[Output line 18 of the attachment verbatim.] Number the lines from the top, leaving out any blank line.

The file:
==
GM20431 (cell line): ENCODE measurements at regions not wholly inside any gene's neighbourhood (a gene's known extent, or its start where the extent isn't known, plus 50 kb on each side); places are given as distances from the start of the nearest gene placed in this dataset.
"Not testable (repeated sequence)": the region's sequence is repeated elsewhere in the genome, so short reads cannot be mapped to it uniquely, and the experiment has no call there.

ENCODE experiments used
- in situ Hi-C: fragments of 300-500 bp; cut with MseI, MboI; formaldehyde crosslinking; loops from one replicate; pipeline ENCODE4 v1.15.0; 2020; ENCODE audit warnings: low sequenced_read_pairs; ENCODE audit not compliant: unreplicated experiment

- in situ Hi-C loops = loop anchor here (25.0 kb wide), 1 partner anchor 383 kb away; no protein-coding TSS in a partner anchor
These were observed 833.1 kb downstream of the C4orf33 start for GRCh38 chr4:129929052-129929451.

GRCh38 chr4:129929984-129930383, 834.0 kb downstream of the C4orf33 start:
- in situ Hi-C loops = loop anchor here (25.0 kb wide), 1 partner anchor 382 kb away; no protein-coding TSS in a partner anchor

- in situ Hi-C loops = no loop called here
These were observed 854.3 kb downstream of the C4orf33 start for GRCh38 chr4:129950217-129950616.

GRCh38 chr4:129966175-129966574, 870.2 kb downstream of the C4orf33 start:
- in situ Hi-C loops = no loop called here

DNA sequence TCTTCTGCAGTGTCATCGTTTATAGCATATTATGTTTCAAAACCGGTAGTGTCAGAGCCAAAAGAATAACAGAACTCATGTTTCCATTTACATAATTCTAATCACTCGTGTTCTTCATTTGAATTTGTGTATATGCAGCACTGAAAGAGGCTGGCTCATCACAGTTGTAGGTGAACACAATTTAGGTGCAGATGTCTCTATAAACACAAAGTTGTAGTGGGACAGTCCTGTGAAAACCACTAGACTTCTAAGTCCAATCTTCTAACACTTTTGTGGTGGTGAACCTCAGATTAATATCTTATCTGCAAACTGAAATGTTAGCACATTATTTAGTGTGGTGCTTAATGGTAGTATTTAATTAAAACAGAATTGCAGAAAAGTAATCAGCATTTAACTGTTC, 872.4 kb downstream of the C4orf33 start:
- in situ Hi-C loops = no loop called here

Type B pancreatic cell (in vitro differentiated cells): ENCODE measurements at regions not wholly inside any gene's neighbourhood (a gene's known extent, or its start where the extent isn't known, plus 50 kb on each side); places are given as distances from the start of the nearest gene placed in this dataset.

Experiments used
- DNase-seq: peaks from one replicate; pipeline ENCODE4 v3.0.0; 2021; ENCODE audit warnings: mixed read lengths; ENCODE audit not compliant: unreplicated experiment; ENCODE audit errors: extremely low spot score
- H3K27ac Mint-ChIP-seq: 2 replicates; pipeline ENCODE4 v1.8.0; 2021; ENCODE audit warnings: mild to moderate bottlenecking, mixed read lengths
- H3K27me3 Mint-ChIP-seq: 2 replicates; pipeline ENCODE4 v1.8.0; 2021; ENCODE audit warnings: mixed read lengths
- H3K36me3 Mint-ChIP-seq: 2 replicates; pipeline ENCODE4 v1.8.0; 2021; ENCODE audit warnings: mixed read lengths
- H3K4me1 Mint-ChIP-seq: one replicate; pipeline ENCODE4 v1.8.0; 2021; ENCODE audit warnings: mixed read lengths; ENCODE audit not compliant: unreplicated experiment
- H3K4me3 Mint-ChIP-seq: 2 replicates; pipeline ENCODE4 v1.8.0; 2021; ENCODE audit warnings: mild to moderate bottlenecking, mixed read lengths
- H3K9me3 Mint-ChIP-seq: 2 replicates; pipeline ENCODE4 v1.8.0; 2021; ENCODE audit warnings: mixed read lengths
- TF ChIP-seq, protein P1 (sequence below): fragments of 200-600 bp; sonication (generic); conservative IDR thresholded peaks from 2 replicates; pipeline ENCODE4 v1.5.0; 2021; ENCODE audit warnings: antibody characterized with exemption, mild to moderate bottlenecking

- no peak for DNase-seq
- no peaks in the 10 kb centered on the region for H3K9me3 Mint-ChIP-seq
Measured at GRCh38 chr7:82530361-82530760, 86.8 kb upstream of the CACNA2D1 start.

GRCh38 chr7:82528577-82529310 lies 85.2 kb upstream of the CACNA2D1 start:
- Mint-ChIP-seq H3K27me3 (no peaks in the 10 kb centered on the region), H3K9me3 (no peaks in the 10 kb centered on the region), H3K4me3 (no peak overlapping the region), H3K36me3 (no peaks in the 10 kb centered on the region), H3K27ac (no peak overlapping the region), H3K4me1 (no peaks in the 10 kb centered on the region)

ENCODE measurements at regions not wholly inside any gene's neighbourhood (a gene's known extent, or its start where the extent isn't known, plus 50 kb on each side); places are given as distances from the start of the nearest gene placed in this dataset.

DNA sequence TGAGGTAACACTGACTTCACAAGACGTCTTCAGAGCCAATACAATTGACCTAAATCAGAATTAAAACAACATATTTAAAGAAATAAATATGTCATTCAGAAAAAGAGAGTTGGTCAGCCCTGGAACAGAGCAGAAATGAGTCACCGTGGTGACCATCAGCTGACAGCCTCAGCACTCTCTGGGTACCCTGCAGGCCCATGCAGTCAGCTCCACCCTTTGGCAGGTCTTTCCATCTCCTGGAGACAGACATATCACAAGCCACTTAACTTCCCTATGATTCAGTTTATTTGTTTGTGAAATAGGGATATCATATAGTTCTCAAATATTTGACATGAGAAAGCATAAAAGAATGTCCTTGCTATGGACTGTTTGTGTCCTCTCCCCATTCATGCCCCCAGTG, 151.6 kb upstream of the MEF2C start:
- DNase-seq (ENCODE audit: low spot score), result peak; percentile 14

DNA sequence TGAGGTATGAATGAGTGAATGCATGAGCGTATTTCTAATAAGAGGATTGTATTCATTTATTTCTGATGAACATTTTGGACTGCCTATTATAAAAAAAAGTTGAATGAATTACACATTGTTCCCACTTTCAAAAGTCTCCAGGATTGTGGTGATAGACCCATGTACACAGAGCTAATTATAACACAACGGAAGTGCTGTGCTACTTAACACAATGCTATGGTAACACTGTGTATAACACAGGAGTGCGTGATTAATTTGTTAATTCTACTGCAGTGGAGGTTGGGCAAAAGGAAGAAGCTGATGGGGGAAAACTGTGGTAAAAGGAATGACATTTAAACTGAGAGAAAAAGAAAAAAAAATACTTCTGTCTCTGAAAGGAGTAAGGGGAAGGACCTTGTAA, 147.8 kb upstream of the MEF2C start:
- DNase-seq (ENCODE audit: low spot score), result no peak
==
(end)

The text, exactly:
- H3K27ac Mint-ChIP-seq: 2 replicates; pipeline ENCODE4 v1.8.0; 2021; ENCODE audit warnings: mild to moderate bottlenecking, mixed read lengths